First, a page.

I was sitting in an airport waiting for a delayed flight when the guy across from me groaned loudly. "I'm with you," I said.
He shook his head. "It's not that," he said. "I heard Never Gonna Give You Up on the ride over. Now it's stuck in my head."
Without thinking I hummed the chorus... and for what seemed like the next hour my mind continuously looped Rick Astley singing "never gonna run around and desert you."
Why did that song get stuck in my head? Why are some songs more prone to "stickiness" than others? And why do 90% of us get a song stuck in our head at least once a week?
According to researchers at Durham University, songs with certain characteristics are much more likely to become "earworms," or in scientific terms, "involuntary musical imagery":
- They tend to be up-tempo
- They tend to be easier to sing along with
- They tend to have "generic" and easy to remember melodies... but with unique intervals, like pauses, jumps, and especially more repeated notes than you would normally expect to hear.
- They tend to be songs you've heard a number of times; familiarity plays a key role (if only because it's hard to get a song stuck in your head when you can't remember how it goes)
A song that always got stuck in my head was Hey Ya by OutKast. (Hey, my kids were teenagers, and that was back when teens still listened to the radio.) I heard it a million times. It's easy to sing along to, and the doot-doot-doot-doot-doot-doot-doot synthesizer rhythm in the chorus is repetitive and yet unexpected.
Plus you get to shake it like a Polaroid picture.
Keep in mind I like that song. Not enough to add to a playlist, but I like it. Yet most people assume the songs that get stuck in their heads are songs they don't like. But that could be simply because it's easier to remember constantly looping a song you don't like, not one you do. (Memories of bad experiences tend to be stickier.)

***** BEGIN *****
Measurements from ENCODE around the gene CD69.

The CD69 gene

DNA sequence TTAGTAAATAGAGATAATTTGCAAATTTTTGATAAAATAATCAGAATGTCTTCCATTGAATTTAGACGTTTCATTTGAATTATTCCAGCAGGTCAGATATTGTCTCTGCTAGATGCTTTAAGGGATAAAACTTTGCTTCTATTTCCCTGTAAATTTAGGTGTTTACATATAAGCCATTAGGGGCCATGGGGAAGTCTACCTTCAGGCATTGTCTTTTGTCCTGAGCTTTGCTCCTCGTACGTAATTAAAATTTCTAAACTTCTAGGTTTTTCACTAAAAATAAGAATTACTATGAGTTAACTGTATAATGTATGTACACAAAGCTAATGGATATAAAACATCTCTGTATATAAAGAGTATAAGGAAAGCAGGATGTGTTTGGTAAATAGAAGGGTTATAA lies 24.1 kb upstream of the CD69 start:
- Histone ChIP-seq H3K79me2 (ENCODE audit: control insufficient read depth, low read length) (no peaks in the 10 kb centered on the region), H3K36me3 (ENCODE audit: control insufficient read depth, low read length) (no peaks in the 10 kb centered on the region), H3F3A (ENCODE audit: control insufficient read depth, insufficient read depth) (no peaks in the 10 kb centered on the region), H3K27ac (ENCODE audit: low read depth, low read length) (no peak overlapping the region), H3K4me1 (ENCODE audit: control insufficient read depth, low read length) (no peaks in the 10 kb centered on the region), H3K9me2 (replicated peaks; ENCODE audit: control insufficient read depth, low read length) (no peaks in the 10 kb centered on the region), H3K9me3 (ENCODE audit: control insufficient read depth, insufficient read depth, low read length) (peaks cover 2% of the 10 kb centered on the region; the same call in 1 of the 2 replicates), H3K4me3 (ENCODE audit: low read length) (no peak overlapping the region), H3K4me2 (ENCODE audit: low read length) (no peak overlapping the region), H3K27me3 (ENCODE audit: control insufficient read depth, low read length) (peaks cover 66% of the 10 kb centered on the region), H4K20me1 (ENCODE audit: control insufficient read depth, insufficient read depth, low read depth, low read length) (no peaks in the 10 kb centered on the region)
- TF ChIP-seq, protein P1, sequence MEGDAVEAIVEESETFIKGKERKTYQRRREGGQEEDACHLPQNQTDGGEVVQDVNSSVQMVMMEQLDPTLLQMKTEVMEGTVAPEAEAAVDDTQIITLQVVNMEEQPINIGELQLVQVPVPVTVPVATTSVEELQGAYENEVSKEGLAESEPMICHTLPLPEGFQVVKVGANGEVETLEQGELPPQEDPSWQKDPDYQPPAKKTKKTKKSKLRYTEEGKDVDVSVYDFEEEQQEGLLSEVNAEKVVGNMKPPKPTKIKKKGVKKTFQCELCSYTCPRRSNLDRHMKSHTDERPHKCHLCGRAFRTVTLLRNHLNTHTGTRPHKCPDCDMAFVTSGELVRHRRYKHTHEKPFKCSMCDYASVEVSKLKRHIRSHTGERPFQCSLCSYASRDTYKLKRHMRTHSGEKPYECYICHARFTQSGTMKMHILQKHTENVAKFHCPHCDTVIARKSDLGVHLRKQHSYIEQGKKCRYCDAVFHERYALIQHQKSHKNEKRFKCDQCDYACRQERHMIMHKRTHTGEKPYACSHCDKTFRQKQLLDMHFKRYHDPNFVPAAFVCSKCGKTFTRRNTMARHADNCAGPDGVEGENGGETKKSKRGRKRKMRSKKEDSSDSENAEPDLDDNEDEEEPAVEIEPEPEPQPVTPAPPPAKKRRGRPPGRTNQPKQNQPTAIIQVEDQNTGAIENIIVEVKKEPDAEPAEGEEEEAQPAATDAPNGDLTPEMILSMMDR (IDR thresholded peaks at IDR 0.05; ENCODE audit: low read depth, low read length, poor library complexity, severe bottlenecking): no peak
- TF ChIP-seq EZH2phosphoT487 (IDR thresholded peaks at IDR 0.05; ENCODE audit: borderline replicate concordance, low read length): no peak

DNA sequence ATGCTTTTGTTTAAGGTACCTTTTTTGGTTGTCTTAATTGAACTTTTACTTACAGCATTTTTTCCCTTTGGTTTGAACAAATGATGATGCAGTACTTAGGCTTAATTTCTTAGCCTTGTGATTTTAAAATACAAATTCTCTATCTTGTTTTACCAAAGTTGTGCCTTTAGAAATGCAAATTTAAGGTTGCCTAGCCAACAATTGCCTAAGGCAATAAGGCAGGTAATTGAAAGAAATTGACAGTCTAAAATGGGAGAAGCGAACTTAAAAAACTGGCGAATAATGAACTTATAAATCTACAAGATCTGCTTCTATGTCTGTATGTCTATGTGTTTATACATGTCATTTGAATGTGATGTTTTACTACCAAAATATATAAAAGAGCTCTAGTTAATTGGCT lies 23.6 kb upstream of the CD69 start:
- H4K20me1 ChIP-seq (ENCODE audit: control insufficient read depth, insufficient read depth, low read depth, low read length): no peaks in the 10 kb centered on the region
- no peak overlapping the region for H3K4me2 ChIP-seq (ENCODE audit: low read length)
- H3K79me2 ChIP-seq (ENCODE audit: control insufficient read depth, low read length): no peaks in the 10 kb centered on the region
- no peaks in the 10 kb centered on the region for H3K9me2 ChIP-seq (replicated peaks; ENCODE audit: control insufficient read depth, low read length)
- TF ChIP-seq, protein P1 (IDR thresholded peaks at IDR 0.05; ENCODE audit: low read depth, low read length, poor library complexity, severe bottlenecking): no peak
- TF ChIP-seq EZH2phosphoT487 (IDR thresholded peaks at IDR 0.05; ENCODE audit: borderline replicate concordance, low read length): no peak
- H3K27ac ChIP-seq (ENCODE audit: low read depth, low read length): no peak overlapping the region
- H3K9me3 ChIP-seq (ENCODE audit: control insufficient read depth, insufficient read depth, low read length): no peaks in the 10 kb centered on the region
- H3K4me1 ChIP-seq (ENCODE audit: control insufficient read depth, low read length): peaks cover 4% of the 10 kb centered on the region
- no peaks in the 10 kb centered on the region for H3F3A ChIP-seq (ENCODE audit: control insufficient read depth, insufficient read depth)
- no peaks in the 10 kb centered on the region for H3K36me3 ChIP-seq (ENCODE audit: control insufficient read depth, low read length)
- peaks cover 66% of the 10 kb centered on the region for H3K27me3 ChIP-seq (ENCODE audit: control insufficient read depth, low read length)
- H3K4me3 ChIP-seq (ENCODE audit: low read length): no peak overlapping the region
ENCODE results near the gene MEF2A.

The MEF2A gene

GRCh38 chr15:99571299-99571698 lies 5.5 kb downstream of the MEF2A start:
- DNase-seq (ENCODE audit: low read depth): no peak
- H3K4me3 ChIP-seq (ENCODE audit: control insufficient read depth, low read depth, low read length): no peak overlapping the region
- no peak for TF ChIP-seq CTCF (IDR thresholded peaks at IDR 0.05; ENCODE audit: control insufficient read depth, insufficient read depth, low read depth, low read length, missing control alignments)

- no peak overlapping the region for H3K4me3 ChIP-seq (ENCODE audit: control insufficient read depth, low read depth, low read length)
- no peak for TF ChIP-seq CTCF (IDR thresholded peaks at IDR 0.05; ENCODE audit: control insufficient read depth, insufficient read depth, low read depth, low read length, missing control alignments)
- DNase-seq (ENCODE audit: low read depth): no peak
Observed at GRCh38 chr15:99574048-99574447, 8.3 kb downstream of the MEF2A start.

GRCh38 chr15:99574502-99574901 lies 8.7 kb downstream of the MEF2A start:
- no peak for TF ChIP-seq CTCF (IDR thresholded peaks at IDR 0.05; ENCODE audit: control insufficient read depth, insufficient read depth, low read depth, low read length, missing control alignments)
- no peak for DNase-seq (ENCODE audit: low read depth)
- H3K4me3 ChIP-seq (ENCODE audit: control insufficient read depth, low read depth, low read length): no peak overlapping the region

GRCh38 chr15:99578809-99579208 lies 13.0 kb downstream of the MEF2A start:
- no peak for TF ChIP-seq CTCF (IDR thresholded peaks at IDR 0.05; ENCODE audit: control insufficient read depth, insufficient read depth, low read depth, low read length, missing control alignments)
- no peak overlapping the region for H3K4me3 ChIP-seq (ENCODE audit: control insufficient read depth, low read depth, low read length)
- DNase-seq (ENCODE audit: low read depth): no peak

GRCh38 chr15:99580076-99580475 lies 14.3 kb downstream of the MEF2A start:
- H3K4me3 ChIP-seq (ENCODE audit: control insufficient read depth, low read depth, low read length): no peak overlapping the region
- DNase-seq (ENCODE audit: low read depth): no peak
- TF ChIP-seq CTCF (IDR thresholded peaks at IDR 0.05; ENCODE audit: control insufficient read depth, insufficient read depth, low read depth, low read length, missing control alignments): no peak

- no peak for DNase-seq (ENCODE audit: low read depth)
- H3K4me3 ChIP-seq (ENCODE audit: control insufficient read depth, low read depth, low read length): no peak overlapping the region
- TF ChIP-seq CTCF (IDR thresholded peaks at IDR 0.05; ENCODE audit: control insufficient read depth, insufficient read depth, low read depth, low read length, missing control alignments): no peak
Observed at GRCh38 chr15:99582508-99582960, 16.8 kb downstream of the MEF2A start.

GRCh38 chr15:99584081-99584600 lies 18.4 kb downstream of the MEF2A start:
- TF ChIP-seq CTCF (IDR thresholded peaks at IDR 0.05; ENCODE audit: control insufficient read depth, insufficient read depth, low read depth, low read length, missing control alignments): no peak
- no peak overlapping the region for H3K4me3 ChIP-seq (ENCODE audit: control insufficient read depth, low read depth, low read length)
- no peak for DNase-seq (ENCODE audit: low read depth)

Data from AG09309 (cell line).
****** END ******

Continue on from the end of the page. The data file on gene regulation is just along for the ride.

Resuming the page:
Participants were also asked to name songs that got stuck in their heads. Here are the top 9:
Keep in mind the data for the study was gathered between 2011 and 2013, hence all the "old" songs on the list.
So why does Lady Gaga appear three times in the study's top 9? Her songs were incredibly popular and received near-constant airplay; they're catchy; they're easy to sing along to (not easy to sing well, just easy to sing along to)... they fit the earworm pattern.
And that's why songs like Stairway to Heaven are unlikely to get stuck in your head. If you're of a certain age and gender you've likely heard that song hundreds of times... but it doesn't fit the characteristics of an earworm tune.
So how could my airport acquaintance have banished Rick Astley?
- Lead researcher Dr. Kelly Jakubowski says people may get a song stuck in their heads because they can't remember how it ends; she recommends listening to the song all the way through.
- Another strategy recommended by Jakubowski is to fill your mind with another song, one unlikely to get stuck. (My go-to "replacement song" is Master of Puppets.)
- Chew gum. (Seriously.)
- Call a friend. Your mind is much less likely to wander when you're socializing.
- Walk at a faster or slower pace than the beat of the song. Movement contributes to the earworm experience.
And if all else fails... step away from the Rick Astley before he gets started. (And while you're at it, do your best to avoid any Rickrolling.)